There is an old political saying that where Democrats fall in love, Republicans fall in line.
But in the fallout from the Hobby Lobby decision, it seems the reverse is holding true, as Democrats have run with the decision -- channeling a message that Hobby Lobby will "deny" women contraceptive care -- while Republicans, at first enamored with the decision, now find themselves on the defensive, again accused of being against women's rights.
"Are you ready to fight just as hard for women's rights as conservatives seem to be fighting against them?" asks a July 14 email from Democratic National Committee Chair Debbie Wasserman Schultz. "Add your name to stand with women and show the other guys that religious freedom doesn't mean the freedom to deny women their rights."
"U.S. Supreme Court Lets Private Companies Deny Birth Control Coverage to Employers" reads the headline of a press release from the Center for Reproductive Rights.
Even if claims that the ruling would "deny" women contraceptive care are exaggerated (see my last story), that hasn't stopped Democrats from repeating it to rally their base during an election year, political analysts say.
"It's really no surprise to see this kind of language from Democrats during an election season," said Geoffrey Skelley, a political analyst at Larry Sabato's Crystal Ball. "It's meant to enrage and excite the base."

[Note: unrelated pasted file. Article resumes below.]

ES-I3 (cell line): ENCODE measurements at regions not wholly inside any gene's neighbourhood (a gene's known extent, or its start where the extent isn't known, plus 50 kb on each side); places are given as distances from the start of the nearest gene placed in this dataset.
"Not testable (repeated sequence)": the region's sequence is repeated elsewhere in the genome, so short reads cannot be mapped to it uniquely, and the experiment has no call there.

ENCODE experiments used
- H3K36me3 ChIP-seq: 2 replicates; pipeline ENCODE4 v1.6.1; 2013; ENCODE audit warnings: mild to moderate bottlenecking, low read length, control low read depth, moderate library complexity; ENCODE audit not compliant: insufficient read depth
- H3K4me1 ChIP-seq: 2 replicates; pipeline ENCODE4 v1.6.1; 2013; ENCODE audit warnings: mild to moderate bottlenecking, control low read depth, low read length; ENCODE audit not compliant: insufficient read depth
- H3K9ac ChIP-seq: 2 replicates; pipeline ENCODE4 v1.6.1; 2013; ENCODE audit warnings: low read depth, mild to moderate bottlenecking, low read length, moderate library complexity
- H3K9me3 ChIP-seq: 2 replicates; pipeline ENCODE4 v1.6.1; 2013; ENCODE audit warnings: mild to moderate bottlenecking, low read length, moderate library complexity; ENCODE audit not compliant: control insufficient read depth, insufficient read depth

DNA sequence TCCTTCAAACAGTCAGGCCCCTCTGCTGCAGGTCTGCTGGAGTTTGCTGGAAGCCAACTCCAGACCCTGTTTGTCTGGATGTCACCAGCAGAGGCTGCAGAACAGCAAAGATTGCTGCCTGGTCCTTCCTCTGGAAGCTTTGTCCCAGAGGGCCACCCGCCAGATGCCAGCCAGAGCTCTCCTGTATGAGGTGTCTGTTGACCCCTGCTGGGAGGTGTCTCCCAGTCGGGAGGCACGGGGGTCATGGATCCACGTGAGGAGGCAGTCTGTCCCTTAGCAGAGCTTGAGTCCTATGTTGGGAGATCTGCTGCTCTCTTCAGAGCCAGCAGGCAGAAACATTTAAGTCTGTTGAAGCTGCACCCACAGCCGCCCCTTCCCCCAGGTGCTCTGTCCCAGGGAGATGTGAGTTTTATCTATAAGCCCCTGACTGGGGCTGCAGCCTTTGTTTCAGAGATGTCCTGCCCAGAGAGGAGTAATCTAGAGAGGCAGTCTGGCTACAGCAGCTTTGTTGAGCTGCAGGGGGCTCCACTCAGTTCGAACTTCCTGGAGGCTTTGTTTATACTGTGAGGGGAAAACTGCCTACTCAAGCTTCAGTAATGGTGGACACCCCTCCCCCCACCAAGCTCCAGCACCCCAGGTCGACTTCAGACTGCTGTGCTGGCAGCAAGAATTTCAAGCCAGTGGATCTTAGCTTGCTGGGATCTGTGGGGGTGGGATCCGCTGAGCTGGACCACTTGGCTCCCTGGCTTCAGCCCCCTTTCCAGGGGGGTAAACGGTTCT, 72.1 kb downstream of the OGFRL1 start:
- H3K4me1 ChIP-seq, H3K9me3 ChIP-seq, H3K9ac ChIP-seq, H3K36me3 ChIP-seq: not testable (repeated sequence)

Single women, who traditionally vote Democrat, constitute a growing bloc of the electorate. Their vote is expected to prove critical in the 2014 midterm elections.
"The worry is that they won't turn out in high enough numbers," Skelley said -- and that worry is especially pronounced in the Senate, which the Democrats are in danger of losing.
On July 16, a Senate bill nicknamed the "Not My Boss's Business Act," which would have effectively overturned the Hobby Lobby decision, failed in a vote, 56-43.
Still, even in defeat, some say it represents a victory for Democrats.
On July 17, Charles Babington of The Associated Press called the vote "the latest example of Democrats' win-by-losing strategy, which forces Republicans to vote on sensitive matters that might rile women this fall."
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